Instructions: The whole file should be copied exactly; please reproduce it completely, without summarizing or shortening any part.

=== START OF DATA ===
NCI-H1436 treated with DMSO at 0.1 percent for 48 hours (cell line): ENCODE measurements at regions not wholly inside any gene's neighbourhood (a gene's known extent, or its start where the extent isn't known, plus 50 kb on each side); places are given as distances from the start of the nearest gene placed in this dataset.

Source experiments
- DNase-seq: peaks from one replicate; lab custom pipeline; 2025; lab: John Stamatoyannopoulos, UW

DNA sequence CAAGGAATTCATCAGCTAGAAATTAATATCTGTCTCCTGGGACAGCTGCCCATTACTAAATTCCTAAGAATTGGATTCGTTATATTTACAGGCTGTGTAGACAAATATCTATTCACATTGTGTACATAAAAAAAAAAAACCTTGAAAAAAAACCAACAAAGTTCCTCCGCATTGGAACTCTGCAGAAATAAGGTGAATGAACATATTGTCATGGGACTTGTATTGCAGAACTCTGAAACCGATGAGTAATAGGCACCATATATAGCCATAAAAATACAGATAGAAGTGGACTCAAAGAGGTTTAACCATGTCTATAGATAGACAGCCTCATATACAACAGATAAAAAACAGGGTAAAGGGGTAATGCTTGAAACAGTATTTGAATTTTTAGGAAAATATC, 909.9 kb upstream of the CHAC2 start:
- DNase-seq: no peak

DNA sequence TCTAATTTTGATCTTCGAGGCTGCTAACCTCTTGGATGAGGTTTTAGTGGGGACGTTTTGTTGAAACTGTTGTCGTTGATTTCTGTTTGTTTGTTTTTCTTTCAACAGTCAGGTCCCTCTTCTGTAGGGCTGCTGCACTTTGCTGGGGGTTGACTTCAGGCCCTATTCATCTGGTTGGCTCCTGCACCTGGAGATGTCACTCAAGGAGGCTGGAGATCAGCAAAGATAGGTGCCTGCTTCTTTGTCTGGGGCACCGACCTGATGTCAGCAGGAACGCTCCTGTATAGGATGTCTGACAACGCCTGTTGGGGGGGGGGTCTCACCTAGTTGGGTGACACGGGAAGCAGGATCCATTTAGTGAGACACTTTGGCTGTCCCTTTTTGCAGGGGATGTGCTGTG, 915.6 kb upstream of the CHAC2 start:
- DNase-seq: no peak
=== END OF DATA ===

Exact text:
NCI-H1436 treated with DMSO at 0.1 percent for 48 hours (cell line): ENCODE measurements at regions not wholly inside any gene's neighbourhood (a gene's known extent, or its start where the extent isn't known, plus 50 kb on each side); places are given as distances from the start of the nearest gene placed in this dataset.

Source experiments
- DNase-seq: peaks from one replicate; lab custom pipeline; 2025; lab: John Stamatoyannopoulos, UW

DNA sequence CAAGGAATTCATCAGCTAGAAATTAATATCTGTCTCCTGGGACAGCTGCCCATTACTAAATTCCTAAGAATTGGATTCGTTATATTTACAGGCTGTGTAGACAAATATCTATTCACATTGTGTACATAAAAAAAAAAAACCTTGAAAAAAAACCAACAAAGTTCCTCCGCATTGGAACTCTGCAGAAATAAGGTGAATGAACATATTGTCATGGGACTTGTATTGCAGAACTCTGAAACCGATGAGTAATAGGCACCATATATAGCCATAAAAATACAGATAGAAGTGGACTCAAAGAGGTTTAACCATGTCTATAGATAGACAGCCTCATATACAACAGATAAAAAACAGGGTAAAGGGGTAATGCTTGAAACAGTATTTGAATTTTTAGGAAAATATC, 909.9 kb upstream of the CHAC2 start:
- DNase-seq: no peak

DNA sequence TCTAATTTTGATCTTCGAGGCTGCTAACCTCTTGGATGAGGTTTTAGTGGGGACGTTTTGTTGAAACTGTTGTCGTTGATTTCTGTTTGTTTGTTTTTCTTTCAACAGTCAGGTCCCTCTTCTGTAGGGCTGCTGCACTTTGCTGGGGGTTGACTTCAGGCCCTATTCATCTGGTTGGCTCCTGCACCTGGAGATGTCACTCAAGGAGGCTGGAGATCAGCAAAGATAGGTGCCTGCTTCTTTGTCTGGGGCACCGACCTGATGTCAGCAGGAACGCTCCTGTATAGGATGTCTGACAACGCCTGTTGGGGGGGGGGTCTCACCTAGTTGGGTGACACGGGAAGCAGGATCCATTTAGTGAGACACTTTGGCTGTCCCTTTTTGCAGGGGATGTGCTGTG, 915.6 kb upstream of the CHAC2 start:
- DNase-seq: no peak